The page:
“Let’s clarify something. I’m not going back until I know you are okay.” Mormor stares off at the fire. A gentle breeze whistles through the windows and flutters the edges of her hair.

“Is this a promise or a threat?” Please stay, for at least a while longer. I like getting to know her when she’s not meddling. Half the reason I agreed to move out here was to learn more about my family.

I suppose I should thank her. Dinner ended when the menu she was holding too close to the wall sconce caught fire and we had to run outside. Serves her right for spying and not paying attention. There’s nothing quite like the smell of melting plastic to inflict headaches and end a date quickly.

He was kind enough to walk me home after I made the first turn in the wrong direction. I’d have made it eventually. His gentlemanly self was fantastic. It was the long periods of not talking and staring at the candle that made me want to bolt.

“You know I love you.” I open my arms for a hug.

She turns non-corporeal and laughs as my arms slice through her.

Mormor! “What are the rules here? When are you—you? And when are you a ghost?” I stamp my voice like a toddler mid-tantrum, adding extra emphasis at the beginning of each sentence.

“You were going to squeeze me too hard.” She’s right. “When I’m tired, I fade a bit. I don’t like where I go when I fade.”

A tiny over-the-top squeeze to make her feel as uncomfortable as I felt with Yale is deserved, tight enough so she knows I’m squeezing love and the want of a direct connection with her.

“Where you go?” Legitimate question.

“I have to go somewhere? What? You think I’m like a fading light?”

I shrug. “Sorry, I don’t have experience with—ghosts?”

“We’ve been over this.” She rolls her eyes. “The rules are murky.” She pulls at the low braid on the back of her head.

“Oh, is that all?” This woman is off her rocker.

“It’s complicated.” She crosses her arms and huffs. “Haven’t you bothered doing your research?”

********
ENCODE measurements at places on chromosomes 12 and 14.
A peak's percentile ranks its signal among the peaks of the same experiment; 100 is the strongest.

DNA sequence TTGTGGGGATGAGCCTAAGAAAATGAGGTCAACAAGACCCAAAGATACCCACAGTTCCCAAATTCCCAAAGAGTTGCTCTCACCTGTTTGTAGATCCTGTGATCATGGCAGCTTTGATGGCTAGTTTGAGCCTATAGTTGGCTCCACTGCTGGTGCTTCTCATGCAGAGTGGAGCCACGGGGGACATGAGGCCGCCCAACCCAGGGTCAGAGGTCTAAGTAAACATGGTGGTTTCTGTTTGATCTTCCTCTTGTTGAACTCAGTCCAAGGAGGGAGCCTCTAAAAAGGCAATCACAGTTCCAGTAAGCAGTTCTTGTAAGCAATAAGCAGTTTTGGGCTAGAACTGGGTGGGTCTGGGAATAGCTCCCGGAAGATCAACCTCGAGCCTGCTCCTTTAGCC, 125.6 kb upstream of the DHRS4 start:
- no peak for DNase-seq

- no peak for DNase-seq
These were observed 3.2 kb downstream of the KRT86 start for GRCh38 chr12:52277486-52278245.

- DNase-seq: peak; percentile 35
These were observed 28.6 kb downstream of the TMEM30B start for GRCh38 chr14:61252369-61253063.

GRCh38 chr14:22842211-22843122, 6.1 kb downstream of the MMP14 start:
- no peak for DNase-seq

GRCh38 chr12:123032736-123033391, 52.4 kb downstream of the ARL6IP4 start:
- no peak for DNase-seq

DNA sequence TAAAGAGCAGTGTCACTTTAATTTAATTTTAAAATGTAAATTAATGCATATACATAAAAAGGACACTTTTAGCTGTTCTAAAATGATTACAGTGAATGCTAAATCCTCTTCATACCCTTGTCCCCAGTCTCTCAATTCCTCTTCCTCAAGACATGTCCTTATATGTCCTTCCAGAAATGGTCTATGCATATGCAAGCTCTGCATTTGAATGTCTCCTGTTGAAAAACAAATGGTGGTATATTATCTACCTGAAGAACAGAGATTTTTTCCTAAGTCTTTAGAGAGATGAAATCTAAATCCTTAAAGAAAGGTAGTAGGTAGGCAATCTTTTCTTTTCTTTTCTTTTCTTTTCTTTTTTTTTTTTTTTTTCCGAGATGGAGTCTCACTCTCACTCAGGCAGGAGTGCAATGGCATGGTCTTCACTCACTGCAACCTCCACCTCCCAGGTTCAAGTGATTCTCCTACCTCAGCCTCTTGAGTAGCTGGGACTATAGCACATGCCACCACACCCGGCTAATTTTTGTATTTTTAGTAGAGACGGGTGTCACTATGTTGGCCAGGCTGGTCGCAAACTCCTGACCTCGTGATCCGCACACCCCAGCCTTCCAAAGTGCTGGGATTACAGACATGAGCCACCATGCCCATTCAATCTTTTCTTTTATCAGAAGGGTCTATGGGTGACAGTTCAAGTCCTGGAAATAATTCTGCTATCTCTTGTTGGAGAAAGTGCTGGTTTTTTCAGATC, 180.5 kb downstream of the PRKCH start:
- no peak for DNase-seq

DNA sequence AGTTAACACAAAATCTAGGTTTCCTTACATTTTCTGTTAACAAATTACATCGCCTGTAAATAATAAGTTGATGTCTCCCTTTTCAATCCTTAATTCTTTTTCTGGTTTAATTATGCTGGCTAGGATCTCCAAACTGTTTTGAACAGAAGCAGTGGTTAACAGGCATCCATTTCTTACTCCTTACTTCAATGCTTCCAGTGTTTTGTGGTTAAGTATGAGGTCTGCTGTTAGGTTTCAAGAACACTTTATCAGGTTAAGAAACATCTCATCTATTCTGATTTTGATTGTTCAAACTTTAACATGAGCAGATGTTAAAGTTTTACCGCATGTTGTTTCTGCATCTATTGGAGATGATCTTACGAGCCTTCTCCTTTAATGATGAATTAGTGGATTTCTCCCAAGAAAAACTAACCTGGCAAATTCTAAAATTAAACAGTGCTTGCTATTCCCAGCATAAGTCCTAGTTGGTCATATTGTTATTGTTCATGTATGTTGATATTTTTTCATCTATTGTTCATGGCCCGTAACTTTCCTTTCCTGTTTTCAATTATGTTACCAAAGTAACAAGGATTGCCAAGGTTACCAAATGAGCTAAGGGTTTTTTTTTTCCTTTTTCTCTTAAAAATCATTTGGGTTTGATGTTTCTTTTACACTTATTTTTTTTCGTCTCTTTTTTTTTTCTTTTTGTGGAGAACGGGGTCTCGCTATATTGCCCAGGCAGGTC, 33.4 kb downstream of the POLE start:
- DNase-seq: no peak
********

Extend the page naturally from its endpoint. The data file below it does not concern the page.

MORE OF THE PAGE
“This isn’t something I can research.” Hello, librarian, I keep seeing my dead grandmother. Do you have any books on this?

My jaw drops—this was an intentional diversion. “You’re trying to get sympathy and distract me from the fact you interrupted in the most inappropriate way on a date.”

She wrinkles her nose. “Caught me. You still need to think about dating a proper choice. I’m holding my ground on this.”

“Proper?” Again, with that word. “I don’t need to date anyone. I’m here to watch the house.”

She comes over and envelopes me in a too-hard hug.

I wheeze. “Besides it wasn’t a date, it was two people going to dinner.”

The unsuccessful wiggle of my arms proves Mormor’s ghost form is stronger than she lets on.

“Dating doesn’t mean a relationship.” I peck her cheek. “Having dinner once or twice is getting to know someone.”

She releases her arms and slinks back in her chair. “Don’t end up alone, Ingrid.” A tremble crosses her tone.

“I’ve got you. How can I be alone?”

“You know very well what I mean. You’ve squandered your twenties, and now—”

“I got an education and lived life.” There it is. Clear disappointment I’ve caused her in my life choices. “I traveled and dated. Not everyone finds themselves in their early twenties.”

“Will you consider dating while you are here? He’s really a nice boy.”

“I’m here to maintain the house. Not to date.” I’m over dating.

“Being here doesn’t mean you can’t date.”

I shake my head. She’s relentless.

Mormor waves her hand in front of the fire, and the flames dance higher. “Yale is…” She wags her eyebrows. “Kurt is…” A hovered eye roll punctuates the end of her sentence.

“A friend.” Sort of—he’s working here because Svea paid him.

Mormor grumbles something inaudible from my seat. “I have a list of projects for you. Promise me you’ll stay till you finish some?” She pulls her arm back to the chair and rests her hands on her lap.

“I’m a fill-in. The only person available with no ties to kids or an office.” Story of my life. The living family members call when they remember my existence. Supposedly they love me, but…eh, baggage to think about another day, right? “Promise me you won’t mess up Kurt’s projects on the house?” He works hard regardless of her impression of him.

“As long as he sticks to the house as a project and not you.” She wags her finger and heaves a sigh.

A halfhearted nod is the only option to end this conversation. “Tea?”

I’m not a project.

About the Author:
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Beck Erixson writes about the beautifully awkward world of navigating the journey to true happiness through friendships, love, and family—be it blood, found, or chosen. Her stories enhance the importance of positive interconnection, even when we feel lonely. She lives on the Jersey Shore, and can often be found either writing by the river, or in it in some way. Her short stories have appeared in Many Nice Donkeys, and Full Mood Mag.